Another Little Piece of My Heart is available as an ebook, and is actually on sale at Amazon right now for $2.50. I’m telling you, this is a great way to spend $2.50!
You may be wondering why I’m giving you a picture book for Christmas. I’m well aware of the fact that you’re not a child. :) I’m giving you this, though, because it is my very favorite book of all time – not because of the cool illustrations or the wild rumpus pages, but because it is a perfect metaphor for life. And family. And unconditional love.
Now, go ahead and read it. The whole thing. Before you finish my letter.
So Max messes up. He makes mistakes. He wore a wolf suit and threatened his mom, and so he was disciplined. But he was out there, right? Playing dress up, figuring it all out, and learning.
What I love about Max is that he doesn’t back down from life when it gets challenging. He perseveres and uses his imagination, traveling to the place where the wild things are. He doesn’t sit down and pout. He gets into the boat that shows up (God is like that – just when there’s nothing we can do on our own, He makes a way), and he goes. Instead of sitting still, he takes action and goes somewhere. And what does he do when he gets there? Does he back down when he sees the scary and intimidating wild things? No. He stands strong and firm and looks them straight in the eye.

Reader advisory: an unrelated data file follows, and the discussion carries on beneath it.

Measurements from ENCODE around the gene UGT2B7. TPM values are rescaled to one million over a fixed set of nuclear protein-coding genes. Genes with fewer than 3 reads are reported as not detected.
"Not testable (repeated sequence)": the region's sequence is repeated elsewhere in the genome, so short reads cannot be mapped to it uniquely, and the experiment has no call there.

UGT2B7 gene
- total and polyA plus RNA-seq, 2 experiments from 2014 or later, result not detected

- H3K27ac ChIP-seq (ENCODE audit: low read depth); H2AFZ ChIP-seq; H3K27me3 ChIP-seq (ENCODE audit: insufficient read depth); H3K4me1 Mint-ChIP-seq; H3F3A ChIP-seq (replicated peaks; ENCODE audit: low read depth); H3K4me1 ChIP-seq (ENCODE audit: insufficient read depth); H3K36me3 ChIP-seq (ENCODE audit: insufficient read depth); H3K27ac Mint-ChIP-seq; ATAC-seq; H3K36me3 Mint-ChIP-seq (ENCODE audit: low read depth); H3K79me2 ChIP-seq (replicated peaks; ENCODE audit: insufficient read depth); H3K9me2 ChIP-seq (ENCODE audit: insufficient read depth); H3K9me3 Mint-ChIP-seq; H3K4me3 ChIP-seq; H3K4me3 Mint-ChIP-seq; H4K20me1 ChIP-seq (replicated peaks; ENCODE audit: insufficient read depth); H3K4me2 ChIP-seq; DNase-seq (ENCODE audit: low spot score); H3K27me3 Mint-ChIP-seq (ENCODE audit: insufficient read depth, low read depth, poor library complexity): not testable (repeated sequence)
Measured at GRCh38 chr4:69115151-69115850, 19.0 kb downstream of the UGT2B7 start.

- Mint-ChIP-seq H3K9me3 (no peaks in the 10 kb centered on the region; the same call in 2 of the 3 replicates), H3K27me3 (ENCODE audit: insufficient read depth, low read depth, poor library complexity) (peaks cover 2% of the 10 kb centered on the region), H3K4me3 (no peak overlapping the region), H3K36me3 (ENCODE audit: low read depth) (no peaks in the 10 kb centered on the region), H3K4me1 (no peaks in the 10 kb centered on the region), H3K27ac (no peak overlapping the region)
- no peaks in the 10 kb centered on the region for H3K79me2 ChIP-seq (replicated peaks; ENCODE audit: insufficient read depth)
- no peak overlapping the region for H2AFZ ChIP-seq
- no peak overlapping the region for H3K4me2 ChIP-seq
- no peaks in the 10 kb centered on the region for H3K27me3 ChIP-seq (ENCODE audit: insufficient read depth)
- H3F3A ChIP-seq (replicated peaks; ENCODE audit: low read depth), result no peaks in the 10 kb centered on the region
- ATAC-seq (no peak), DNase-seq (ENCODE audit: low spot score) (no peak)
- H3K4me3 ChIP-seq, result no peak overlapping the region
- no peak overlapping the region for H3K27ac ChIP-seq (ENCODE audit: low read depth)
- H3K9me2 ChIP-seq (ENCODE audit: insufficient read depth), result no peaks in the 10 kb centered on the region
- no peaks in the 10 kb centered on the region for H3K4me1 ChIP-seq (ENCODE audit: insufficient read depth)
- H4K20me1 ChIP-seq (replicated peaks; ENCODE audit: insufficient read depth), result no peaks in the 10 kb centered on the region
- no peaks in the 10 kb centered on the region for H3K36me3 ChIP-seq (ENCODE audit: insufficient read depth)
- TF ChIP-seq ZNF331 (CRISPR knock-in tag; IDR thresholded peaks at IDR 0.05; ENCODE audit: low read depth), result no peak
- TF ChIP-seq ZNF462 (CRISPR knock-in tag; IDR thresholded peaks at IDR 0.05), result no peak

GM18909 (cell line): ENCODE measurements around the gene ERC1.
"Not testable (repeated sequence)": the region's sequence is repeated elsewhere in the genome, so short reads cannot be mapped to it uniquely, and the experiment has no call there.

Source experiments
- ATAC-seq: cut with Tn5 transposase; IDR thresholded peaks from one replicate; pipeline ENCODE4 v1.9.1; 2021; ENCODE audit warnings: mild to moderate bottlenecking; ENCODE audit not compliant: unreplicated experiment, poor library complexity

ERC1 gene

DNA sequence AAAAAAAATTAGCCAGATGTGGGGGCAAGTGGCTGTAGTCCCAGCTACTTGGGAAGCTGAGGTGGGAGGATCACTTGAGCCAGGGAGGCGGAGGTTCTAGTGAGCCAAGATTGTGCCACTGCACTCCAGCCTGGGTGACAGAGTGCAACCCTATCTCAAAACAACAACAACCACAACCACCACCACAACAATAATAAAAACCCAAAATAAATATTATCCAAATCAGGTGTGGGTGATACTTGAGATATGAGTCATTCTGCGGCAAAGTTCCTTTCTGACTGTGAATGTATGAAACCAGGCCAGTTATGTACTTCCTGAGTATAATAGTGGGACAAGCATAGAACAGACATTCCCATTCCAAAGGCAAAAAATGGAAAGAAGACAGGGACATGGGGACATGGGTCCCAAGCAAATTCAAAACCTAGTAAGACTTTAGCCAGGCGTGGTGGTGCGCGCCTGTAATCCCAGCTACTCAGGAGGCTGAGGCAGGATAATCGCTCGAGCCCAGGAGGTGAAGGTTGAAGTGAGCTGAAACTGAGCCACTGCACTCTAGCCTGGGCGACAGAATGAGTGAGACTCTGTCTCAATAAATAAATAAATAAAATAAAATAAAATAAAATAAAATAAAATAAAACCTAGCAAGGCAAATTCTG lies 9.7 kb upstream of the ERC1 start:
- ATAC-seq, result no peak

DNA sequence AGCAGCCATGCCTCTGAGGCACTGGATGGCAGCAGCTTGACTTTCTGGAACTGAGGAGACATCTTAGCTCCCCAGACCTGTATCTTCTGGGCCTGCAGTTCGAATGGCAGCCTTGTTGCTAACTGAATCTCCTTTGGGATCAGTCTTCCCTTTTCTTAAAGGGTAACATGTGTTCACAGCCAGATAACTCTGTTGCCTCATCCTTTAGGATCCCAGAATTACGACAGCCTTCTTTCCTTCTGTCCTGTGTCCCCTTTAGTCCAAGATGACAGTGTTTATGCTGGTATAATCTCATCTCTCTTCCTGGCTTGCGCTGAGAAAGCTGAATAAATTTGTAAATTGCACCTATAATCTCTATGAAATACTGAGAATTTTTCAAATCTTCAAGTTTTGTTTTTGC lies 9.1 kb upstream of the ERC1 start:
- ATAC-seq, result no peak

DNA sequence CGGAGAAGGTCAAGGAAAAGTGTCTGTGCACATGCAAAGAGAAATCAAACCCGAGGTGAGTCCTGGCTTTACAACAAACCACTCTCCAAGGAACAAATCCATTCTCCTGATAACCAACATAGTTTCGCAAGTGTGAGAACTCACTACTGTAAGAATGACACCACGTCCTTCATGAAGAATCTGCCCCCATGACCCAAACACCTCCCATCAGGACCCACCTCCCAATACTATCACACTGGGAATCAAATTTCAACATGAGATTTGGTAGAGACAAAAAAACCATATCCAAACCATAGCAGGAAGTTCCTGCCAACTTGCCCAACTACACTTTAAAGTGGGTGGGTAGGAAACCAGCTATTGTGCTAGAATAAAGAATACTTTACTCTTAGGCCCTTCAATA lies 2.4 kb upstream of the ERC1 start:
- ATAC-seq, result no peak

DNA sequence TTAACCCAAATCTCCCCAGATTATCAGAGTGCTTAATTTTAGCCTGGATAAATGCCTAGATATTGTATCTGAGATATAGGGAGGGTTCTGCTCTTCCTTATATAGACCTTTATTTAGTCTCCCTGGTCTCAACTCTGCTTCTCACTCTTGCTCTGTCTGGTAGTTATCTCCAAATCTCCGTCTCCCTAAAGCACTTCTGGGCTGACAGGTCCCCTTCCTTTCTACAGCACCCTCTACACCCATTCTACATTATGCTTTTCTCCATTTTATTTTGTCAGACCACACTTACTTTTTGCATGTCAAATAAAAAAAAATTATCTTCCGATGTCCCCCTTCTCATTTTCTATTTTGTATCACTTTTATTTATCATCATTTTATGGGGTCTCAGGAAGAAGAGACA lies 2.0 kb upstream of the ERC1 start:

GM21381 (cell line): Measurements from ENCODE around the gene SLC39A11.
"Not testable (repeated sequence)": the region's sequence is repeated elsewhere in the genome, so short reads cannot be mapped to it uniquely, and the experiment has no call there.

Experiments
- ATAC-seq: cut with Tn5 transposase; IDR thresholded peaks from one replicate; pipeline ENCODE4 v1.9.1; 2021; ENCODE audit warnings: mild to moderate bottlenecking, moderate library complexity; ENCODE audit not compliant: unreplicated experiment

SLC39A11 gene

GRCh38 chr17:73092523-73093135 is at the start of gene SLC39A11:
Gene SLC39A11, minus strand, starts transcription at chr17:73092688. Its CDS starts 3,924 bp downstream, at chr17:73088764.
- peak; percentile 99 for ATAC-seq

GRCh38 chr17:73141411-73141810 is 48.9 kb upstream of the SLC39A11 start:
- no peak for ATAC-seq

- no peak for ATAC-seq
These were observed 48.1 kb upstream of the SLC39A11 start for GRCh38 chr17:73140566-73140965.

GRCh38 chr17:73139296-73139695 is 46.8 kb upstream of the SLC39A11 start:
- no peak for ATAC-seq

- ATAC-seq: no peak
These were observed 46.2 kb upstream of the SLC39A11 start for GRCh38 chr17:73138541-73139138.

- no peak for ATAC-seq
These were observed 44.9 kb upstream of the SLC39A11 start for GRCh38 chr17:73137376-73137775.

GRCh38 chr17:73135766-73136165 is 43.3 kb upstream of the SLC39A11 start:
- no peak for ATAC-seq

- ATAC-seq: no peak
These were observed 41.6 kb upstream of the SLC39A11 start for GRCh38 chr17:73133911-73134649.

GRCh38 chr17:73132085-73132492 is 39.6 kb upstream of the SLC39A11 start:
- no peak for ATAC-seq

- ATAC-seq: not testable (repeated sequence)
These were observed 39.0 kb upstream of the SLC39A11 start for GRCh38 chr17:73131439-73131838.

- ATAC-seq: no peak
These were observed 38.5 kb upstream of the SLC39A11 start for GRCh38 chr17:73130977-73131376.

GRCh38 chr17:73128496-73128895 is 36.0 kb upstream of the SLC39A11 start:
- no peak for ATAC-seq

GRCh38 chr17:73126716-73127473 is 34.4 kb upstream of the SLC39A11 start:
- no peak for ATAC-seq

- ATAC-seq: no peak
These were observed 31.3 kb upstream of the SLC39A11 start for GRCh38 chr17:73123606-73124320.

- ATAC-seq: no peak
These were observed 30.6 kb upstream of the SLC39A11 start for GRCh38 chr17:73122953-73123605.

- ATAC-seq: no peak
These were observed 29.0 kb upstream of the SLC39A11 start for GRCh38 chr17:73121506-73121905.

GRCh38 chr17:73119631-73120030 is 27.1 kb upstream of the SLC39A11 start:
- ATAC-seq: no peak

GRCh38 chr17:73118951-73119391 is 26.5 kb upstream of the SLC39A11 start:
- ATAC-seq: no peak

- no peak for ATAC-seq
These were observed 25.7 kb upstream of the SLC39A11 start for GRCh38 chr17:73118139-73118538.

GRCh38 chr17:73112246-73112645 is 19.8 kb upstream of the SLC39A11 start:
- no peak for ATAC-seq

We all face challenges and obstacles and moments when we feel stuck. All of us. And if you don’t feel that way right now, at this exact moment, you will soon. It’s just part of life. So when it happens, we have to keep our hope and imagination, step into whatever way out of the situation God provides with faith and determination, and look our monsters straight in the eye. Don’t back down and don’t ever give up hope.
So as good as that all is, it’s the end that makes it the greatest story. Because, in the end, Max goes home and sees his mom’s love and grace and compassion in the form of still-hot meal. I love it. What a great reminder that our family, and more importantly our God, will always be there with open arms full of grace, welcoming us home.
I love you. I’m proud of the woman that you are. I can’t wait to see what your future holds. And I will always, always, always be ready with a still-hot meal cooked just for you.